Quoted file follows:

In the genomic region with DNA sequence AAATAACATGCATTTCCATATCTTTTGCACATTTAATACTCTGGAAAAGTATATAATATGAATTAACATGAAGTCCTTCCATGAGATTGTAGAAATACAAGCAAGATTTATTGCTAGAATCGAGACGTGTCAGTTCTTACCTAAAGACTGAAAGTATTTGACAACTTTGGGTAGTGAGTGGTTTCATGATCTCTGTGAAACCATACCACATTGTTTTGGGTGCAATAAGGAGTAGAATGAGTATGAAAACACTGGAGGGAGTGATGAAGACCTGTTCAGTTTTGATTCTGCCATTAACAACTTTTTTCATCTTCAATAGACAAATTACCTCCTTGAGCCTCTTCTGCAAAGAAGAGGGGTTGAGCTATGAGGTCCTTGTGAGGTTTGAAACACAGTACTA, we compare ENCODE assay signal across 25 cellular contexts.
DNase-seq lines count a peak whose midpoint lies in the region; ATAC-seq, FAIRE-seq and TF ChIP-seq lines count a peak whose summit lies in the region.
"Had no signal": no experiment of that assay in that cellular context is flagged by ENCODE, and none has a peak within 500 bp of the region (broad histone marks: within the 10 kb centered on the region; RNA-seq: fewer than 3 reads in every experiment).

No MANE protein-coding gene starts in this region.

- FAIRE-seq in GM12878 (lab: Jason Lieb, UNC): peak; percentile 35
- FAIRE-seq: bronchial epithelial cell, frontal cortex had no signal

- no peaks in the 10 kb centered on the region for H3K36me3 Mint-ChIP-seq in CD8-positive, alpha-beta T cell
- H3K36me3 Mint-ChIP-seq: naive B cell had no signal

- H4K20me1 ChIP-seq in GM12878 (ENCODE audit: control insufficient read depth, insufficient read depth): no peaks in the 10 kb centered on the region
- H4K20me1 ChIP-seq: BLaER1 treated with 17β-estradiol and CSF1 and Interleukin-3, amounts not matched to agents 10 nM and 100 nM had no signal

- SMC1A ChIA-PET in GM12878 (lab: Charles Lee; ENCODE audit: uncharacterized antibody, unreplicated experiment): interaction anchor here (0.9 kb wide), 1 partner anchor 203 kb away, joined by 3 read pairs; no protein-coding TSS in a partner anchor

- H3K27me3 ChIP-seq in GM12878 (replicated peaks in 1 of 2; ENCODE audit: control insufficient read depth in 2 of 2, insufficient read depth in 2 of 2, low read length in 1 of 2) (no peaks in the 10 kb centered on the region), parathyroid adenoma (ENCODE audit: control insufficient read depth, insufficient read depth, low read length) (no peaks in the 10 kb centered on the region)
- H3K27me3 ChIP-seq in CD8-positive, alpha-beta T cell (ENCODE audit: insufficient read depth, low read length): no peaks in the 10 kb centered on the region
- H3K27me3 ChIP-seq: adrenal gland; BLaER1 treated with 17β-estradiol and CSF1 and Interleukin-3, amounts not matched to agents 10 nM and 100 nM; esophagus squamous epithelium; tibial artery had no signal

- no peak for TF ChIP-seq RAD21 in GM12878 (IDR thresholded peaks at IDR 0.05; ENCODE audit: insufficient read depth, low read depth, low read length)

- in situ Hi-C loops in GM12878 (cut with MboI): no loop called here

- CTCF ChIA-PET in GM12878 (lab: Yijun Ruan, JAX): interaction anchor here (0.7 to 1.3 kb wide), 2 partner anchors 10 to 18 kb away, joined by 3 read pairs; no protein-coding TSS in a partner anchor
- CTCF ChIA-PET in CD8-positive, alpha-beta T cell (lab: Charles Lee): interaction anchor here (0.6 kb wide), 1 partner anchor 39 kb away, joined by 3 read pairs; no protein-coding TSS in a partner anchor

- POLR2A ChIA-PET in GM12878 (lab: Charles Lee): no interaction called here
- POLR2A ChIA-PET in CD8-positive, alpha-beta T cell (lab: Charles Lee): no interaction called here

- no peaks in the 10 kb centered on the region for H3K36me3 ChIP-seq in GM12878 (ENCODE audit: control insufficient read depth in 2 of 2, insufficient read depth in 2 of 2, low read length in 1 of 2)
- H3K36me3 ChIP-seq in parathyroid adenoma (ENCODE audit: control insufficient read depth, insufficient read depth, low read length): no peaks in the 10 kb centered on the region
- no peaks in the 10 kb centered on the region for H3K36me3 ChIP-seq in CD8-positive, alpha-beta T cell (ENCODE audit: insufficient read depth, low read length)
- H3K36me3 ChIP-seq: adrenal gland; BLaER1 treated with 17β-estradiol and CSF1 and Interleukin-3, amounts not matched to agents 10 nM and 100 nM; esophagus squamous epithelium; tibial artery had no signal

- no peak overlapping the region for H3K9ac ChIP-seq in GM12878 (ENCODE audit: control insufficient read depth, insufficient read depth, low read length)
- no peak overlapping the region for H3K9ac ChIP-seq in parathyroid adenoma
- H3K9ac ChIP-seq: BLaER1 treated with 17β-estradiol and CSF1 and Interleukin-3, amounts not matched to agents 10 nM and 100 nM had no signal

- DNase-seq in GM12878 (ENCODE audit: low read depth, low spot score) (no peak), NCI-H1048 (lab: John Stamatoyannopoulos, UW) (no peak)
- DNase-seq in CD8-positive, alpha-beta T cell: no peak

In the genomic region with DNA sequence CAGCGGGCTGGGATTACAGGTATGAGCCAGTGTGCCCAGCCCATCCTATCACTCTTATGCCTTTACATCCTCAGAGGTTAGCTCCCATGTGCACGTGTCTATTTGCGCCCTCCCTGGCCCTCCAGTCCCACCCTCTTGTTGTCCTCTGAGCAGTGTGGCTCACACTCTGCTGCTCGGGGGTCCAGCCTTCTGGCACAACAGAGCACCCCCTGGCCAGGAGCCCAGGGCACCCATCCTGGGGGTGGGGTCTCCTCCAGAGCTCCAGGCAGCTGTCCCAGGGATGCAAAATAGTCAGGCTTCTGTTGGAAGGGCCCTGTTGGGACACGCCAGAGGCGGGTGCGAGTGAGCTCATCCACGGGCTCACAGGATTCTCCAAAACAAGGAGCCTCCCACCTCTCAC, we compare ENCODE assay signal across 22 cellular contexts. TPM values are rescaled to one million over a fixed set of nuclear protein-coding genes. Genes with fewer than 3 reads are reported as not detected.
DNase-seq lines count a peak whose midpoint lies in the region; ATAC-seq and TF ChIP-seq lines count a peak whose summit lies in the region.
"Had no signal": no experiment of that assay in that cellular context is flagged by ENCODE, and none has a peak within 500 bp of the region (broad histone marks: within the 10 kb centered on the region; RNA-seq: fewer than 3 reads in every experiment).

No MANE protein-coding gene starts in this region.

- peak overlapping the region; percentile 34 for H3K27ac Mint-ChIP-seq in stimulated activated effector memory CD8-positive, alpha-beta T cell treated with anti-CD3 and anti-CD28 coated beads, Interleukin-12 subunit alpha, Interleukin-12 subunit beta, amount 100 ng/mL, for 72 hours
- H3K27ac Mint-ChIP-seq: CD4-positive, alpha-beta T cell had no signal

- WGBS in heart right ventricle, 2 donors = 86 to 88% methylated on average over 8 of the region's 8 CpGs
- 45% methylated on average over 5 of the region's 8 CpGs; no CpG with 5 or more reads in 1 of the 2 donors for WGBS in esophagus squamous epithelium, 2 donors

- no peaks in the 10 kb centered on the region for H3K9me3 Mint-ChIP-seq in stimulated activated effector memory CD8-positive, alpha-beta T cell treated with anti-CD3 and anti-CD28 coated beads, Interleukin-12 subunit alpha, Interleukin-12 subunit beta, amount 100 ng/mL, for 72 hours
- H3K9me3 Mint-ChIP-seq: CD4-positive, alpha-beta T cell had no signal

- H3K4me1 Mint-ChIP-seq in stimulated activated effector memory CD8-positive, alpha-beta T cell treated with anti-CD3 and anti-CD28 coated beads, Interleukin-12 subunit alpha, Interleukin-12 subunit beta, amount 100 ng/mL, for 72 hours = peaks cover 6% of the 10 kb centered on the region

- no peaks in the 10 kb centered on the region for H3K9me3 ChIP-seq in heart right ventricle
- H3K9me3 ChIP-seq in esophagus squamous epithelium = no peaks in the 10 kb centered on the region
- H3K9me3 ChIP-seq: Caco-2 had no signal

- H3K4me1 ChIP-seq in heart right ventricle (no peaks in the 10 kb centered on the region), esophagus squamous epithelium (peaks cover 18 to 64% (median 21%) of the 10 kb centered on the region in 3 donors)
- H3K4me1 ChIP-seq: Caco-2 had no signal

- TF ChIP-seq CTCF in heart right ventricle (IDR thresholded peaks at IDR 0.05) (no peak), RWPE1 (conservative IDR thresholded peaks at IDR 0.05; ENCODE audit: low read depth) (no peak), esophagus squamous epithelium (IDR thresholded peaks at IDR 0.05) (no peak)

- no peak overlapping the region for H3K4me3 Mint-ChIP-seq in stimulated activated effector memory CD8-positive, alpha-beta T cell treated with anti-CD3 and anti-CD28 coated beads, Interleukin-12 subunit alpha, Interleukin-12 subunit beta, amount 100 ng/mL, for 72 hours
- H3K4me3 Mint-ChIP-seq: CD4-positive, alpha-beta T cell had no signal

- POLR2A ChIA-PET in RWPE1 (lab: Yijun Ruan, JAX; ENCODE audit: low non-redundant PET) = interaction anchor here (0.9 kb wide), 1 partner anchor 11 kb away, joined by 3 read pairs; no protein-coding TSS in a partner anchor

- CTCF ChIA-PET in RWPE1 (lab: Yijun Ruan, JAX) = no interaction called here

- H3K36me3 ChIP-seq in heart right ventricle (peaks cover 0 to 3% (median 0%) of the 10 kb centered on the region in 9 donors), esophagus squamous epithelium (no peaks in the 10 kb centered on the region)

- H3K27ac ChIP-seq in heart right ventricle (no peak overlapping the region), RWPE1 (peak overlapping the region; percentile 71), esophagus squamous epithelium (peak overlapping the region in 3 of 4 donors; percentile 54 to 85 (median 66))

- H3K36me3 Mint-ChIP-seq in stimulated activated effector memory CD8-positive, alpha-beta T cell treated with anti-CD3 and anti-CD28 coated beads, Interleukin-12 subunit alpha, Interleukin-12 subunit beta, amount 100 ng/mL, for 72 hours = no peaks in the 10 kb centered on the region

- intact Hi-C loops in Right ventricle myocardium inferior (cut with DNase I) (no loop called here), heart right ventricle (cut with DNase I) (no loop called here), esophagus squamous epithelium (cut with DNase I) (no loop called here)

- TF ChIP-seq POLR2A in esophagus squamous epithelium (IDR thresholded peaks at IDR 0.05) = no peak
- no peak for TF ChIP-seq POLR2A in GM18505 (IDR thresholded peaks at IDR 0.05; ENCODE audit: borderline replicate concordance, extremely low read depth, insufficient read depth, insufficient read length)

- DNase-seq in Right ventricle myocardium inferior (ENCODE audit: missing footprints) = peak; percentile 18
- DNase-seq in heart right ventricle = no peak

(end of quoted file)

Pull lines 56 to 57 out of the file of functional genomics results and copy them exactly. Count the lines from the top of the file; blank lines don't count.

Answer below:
- no peak for TF ChIP-seq POLR2A in GM18505 (IDR thresholded peaks at IDR 0.05; ENCODE audit: borderline replicate concordance, extremely low read depth, insufficient read depth, insufficient read length)

- DNase-seq in Right ventricle myocardium inferior (ENCODE audit: missing footprints) = peak; percentile 18